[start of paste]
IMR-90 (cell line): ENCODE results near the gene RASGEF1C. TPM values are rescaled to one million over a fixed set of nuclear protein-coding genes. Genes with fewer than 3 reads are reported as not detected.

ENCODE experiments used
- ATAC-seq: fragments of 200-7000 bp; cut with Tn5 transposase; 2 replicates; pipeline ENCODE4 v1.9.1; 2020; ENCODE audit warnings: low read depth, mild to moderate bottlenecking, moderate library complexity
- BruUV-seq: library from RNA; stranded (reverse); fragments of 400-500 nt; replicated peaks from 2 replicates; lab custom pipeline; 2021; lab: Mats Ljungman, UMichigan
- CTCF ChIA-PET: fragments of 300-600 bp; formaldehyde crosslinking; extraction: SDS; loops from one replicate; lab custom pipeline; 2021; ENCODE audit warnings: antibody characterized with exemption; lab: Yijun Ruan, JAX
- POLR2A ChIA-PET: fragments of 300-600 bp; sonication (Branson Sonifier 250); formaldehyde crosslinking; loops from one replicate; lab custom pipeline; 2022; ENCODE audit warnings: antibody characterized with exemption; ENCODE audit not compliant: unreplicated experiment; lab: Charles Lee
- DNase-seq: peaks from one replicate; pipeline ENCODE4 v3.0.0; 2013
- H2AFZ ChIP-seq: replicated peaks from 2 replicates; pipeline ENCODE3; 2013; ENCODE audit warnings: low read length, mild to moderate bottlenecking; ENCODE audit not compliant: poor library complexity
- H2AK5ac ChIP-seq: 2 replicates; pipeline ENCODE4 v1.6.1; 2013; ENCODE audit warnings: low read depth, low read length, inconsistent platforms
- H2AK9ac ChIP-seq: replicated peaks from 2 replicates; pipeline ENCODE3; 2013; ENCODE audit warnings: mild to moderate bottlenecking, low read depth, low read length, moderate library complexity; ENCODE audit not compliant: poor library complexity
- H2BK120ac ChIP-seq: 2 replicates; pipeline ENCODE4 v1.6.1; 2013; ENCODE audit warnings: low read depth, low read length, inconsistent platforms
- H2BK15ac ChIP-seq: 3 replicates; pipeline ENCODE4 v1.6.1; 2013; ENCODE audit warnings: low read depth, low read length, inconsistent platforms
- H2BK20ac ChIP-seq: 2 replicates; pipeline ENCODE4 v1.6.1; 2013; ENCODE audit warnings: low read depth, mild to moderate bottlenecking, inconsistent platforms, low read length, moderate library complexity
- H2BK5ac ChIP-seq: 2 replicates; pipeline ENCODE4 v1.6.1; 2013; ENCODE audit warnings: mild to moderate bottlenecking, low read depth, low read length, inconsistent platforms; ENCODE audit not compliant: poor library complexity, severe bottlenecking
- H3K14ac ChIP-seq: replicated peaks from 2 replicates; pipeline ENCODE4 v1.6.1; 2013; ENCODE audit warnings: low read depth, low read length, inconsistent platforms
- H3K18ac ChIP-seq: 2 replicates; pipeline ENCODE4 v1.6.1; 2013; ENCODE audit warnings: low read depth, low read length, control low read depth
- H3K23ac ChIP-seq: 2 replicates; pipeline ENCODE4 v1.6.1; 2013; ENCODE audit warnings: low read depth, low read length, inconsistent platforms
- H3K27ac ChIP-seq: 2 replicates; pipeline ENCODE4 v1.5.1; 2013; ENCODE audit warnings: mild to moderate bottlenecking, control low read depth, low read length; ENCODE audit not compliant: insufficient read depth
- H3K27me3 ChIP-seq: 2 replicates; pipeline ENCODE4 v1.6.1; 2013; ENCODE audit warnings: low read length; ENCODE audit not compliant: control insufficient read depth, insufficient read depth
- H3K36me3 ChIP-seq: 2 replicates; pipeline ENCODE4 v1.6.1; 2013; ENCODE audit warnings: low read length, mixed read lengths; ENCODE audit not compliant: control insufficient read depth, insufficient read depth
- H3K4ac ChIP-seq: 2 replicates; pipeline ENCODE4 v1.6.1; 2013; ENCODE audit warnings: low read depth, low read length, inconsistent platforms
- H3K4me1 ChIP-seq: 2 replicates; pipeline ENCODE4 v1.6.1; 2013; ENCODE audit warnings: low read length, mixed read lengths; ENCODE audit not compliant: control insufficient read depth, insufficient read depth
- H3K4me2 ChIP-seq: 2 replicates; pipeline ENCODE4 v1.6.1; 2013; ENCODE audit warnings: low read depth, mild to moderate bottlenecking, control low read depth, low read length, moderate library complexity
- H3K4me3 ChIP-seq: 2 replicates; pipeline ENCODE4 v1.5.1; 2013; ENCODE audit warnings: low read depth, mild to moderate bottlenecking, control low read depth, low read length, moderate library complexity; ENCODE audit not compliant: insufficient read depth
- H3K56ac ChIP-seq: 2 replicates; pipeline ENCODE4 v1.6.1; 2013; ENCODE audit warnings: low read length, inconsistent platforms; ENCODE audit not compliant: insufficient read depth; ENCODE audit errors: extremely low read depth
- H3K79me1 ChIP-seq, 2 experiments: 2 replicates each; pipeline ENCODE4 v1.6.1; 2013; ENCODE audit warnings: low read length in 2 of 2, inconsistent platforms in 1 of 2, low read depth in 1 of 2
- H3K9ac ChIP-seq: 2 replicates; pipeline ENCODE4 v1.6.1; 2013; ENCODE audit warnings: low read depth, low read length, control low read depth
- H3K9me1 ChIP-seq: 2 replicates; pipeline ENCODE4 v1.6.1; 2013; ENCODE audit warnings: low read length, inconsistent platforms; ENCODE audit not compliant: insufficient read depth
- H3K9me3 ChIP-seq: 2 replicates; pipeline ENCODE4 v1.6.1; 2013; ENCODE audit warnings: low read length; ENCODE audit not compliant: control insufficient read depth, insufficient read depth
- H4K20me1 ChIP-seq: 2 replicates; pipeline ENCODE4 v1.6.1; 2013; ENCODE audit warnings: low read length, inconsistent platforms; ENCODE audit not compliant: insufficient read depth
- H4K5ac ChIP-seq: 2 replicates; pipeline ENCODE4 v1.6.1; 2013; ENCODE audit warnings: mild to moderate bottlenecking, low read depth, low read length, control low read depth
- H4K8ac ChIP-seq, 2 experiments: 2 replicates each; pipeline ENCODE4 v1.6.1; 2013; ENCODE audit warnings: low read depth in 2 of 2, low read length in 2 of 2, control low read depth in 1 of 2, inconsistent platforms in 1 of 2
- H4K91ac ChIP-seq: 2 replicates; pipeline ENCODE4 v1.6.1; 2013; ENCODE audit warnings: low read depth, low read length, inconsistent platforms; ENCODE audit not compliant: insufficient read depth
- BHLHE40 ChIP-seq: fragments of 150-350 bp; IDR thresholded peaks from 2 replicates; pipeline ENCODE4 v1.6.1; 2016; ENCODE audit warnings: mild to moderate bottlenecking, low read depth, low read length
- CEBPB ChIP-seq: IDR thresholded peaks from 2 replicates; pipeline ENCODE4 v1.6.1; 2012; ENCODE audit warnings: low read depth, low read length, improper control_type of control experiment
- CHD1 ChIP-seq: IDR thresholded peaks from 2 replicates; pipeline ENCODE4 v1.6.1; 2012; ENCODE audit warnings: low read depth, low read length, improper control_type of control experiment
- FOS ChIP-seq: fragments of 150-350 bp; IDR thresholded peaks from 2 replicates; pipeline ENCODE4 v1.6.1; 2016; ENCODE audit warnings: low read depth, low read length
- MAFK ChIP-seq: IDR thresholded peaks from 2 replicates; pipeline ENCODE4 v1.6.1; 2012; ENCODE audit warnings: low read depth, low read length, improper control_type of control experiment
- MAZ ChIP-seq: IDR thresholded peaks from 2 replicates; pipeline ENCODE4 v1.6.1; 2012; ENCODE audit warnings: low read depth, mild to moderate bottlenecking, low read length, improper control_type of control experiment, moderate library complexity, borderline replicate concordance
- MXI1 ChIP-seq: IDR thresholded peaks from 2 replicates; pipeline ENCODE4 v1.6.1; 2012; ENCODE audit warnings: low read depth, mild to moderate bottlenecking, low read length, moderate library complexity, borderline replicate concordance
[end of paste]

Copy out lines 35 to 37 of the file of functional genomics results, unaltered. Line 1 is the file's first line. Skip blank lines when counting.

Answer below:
- CEBPB ChIP-seq: IDR thresholded peaks from 2 replicates; pipeline ENCODE4 v1.6.1; 2012; ENCODE audit warnings: low read depth, low read length, improper control_type of control experiment
- CHD1 ChIP-seq: IDR thresholded peaks from 2 replicates; pipeline ENCODE4 v1.6.1; 2012; ENCODE audit warnings: low read depth, low read length, improper control_type of control experiment
- FOS ChIP-seq: fragments of 150-350 bp; IDR thresholded peaks from 2 replicates; pipeline ENCODE4 v1.6.1; 2016; ENCODE audit warnings: low read depth, low read length